The provincial government’s new liquor laws will allow for booze to be sold inside grocery stores, but Pitt Meadows council is about to restrict that.
Council voted Tuesday night to direct staff to bring forward zoning bylaw amendments to prohibit all liquor sales in grocery stores located within one kilometer of an existing liquor or wine store.
Grocery stores with a minimum of 10,000 square feet are now eligible for “store-within-a-store” liquor sales, or may stock 100 per cent B.C. wine on their shelves.
Save-on Foods and Langley Farm Market could both be eligible to sell wine on their shelves or have a liquor store located inside their stores, and both are within a kilometre of three liquor stores.
Coun. David Murray said he spoke with two of the three existing liquor stores, and both said their businesses would be severely impacted by a grocery store getting a liquor licence, with one indicating they would be out of business.
Coun. Janis Elkerton called grocery store liquor sales “a controlled substance in an uncontrolled environment, compared to a store that specializes in liquor.”
She said it would eventually lead to hard liquor sales in grocery stores, and cause an unnecessary increase in drinking.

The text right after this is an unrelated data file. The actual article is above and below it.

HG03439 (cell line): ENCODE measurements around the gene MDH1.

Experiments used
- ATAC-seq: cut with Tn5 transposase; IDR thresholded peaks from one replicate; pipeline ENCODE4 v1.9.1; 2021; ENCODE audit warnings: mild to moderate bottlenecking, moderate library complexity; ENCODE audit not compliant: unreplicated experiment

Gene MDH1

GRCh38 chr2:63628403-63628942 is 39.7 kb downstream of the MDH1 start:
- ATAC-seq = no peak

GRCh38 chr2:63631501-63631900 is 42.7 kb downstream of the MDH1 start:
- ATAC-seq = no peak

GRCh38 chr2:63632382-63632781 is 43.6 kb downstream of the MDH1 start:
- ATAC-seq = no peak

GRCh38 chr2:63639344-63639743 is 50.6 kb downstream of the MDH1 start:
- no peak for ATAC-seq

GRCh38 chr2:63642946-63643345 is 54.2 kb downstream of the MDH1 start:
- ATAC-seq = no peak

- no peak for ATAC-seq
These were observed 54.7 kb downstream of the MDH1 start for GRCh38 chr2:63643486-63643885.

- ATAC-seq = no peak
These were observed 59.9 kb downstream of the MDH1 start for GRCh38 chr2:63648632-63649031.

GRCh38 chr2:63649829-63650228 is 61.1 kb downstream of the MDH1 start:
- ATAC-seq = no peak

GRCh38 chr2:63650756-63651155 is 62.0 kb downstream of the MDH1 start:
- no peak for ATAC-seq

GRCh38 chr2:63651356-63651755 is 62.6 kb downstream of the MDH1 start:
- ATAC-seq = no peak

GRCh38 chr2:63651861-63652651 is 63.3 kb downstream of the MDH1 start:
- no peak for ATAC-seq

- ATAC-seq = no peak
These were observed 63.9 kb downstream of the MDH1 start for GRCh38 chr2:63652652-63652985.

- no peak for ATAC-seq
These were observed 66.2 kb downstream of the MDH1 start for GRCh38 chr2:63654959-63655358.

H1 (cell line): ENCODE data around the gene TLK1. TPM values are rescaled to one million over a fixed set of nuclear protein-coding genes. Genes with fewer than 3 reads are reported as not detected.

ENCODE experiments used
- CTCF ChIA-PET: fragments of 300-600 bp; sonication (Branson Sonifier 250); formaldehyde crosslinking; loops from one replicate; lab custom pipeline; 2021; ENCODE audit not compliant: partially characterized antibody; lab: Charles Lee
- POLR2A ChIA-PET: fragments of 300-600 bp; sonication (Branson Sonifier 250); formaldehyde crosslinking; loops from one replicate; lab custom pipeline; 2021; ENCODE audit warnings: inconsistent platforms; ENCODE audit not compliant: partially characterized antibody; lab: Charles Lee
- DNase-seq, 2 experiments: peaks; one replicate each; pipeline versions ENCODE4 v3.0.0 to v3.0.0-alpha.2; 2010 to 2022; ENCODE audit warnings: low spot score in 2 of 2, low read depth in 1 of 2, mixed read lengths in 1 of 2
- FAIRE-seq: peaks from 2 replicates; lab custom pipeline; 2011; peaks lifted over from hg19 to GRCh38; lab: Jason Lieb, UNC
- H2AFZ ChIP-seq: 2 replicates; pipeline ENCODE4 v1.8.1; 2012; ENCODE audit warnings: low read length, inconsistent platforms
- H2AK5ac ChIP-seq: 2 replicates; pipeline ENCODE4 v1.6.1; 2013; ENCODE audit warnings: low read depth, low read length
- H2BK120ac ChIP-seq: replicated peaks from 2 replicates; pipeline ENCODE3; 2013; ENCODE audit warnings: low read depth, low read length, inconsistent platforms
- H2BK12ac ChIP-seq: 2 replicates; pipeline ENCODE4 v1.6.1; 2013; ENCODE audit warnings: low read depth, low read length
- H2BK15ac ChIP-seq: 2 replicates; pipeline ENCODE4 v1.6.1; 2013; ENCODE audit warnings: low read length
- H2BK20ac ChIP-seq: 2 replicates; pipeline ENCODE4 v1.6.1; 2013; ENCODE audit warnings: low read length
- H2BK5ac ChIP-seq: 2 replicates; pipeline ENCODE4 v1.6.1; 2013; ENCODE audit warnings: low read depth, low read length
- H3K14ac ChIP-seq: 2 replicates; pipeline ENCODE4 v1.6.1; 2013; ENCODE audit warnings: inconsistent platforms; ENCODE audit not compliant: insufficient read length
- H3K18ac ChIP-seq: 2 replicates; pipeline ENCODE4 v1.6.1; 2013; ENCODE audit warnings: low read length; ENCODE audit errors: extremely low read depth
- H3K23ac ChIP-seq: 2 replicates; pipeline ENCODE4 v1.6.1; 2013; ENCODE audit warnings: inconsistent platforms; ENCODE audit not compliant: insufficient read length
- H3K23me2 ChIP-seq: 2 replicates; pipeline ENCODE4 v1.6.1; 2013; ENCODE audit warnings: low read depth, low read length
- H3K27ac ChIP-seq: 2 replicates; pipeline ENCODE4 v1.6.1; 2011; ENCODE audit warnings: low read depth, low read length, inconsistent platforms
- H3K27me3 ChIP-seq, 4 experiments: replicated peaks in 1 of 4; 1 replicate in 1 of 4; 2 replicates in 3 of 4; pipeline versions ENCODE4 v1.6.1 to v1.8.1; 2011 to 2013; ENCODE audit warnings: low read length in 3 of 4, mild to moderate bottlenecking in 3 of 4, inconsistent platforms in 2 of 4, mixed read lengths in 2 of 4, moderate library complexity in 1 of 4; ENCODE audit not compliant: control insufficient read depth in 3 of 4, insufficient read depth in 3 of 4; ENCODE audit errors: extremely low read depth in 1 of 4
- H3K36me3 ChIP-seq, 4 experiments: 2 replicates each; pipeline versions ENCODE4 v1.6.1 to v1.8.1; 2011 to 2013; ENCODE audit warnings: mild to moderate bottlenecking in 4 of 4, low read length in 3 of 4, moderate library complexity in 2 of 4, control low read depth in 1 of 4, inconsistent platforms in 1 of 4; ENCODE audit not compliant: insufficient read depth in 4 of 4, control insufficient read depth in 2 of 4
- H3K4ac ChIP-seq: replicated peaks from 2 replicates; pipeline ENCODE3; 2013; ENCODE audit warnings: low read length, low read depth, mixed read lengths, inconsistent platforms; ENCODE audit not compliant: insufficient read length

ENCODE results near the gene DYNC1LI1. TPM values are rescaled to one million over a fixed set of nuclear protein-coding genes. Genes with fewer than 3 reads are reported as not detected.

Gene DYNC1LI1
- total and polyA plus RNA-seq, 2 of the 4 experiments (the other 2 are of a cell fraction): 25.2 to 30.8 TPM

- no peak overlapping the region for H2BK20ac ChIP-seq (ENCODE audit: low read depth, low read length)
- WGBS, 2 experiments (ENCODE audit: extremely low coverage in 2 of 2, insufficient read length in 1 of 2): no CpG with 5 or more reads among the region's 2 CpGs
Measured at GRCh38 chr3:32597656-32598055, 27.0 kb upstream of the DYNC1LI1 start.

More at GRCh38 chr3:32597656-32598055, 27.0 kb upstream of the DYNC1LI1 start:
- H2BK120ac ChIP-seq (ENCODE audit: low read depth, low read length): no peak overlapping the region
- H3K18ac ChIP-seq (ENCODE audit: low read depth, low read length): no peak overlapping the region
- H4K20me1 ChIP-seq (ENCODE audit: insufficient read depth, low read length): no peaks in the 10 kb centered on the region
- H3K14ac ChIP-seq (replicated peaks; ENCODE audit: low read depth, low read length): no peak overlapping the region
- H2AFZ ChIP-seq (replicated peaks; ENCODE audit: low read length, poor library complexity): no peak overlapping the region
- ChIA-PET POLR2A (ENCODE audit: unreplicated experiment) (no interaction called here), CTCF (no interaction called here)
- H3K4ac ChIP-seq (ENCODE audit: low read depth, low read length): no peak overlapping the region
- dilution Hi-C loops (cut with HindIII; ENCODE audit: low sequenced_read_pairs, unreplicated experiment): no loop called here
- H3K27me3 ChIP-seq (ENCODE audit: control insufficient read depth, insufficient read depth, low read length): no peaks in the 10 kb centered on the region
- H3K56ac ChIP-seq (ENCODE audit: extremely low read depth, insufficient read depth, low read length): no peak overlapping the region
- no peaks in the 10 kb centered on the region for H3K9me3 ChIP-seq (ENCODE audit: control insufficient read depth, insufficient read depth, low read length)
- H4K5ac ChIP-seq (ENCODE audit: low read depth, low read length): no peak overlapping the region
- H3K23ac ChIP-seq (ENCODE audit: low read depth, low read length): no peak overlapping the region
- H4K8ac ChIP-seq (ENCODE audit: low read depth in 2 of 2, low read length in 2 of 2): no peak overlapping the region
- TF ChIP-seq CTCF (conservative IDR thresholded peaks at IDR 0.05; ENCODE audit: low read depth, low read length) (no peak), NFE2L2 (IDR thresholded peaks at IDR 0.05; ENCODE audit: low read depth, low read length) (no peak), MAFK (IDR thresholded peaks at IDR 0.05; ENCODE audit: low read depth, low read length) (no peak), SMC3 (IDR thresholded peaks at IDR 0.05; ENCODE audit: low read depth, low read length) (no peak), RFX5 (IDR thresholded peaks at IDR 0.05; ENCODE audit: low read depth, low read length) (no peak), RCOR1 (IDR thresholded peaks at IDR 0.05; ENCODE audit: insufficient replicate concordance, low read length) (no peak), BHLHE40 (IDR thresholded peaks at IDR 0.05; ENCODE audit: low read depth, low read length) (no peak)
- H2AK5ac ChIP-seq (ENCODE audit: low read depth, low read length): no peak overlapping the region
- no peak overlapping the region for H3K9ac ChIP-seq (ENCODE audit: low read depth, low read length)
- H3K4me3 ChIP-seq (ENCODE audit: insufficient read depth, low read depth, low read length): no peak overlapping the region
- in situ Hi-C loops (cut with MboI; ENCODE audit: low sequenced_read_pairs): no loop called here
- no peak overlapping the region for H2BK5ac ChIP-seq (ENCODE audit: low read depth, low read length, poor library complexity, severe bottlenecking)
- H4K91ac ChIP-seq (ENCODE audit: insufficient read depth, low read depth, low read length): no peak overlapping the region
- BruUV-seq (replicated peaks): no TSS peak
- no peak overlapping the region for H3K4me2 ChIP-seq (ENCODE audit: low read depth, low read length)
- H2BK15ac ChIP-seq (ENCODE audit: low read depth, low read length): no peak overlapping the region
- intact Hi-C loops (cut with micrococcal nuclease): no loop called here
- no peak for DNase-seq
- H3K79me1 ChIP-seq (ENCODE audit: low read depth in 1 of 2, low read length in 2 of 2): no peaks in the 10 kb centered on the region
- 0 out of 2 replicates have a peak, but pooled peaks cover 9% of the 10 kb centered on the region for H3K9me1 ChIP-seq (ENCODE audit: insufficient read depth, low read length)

Elkerton said the community is split on the issue, based on her experience.
Coun. Bill Dingwall took the opposing view.
“This is about service and convenience. It’s about being market driven, and free enterprise,” he said. “That’s what our economy operates on.”
Both he and Mayor John Becker argued that regulating the matter should be left to the provincial government.
Becker called the new liquor laws modest changes to rules which for decades have been “Victorian.”
“Most of us have been to the United States. They don’t seem to be going to hell in a handbasket because you can pick up a bottle of chardonnay at Hagens,” he said.
“For us to meddle in the private sector, and in a provincial jurisdiction, I just don’t think is appropriate,” added Becker. “Certainly not at this very early stage.”
Coun. Mike Stark said he would look forward to public input on the matter, and the proposed zoning bylaw change will require a public hearing, when the matter is again before council.